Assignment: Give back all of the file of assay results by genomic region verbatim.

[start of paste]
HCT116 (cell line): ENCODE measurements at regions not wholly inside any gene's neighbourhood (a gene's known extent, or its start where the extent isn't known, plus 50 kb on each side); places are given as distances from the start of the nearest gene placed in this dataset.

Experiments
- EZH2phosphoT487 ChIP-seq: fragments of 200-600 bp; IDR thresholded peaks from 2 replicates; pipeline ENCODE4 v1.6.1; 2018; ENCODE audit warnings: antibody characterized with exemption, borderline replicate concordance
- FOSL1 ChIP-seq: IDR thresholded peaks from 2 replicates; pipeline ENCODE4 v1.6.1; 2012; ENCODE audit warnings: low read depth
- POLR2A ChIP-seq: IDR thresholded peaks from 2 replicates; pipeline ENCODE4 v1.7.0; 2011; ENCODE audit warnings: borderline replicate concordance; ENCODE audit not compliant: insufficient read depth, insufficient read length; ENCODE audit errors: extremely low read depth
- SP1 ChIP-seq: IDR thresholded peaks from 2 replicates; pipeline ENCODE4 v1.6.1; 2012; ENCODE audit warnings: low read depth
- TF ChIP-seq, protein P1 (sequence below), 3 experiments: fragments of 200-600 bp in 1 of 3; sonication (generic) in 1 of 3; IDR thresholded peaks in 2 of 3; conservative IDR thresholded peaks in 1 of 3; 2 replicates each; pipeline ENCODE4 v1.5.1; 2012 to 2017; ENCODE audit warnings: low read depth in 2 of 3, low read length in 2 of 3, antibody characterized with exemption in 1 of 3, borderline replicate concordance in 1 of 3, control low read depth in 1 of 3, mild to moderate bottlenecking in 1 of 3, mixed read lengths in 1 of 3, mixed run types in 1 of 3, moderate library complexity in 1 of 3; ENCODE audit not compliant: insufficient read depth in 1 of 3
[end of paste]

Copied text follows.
HCT116 (cell line): ENCODE measurements at regions not wholly inside any gene's neighbourhood (a gene's known extent, or its start where the extent isn't known, plus 50 kb on each side); places are given as distances from the start of the nearest gene placed in this dataset.

Experiments
- EZH2phosphoT487 ChIP-seq: fragments of 200-600 bp; IDR thresholded peaks from 2 replicates; pipeline ENCODE4 v1.6.1; 2018; ENCODE audit warnings: antibody characterized with exemption, borderline replicate concordance
- FOSL1 ChIP-seq: IDR thresholded peaks from 2 replicates; pipeline ENCODE4 v1.6.1; 2012; ENCODE audit warnings: low read depth
- POLR2A ChIP-seq: IDR thresholded peaks from 2 replicates; pipeline ENCODE4 v1.7.0; 2011; ENCODE audit warnings: borderline replicate concordance; ENCODE audit not compliant: insufficient read depth, insufficient read length; ENCODE audit errors: extremely low read depth
- SP1 ChIP-seq: IDR thresholded peaks from 2 replicates; pipeline ENCODE4 v1.6.1; 2012; ENCODE audit warnings: low read depth
- TF ChIP-seq, protein P1 (sequence below), 3 experiments: fragments of 200-600 bp in 1 of 3; sonication (generic) in 1 of 3; IDR thresholded peaks in 2 of 3; conservative IDR thresholded peaks in 1 of 3; 2 replicates each; pipeline ENCODE4 v1.5.1; 2012 to 2017; ENCODE audit warnings: low read depth in 2 of 3, low read length in 2 of 3, antibody characterized with exemption in 1 of 3, borderline replicate concordance in 1 of 3, control low read depth in 1 of 3, mild to moderate bottlenecking in 1 of 3, mixed read lengths in 1 of 3, mixed run types in 1 of 3, moderate library complexity in 1 of 3; ENCODE audit not compliant: insufficient read depth in 1 of 3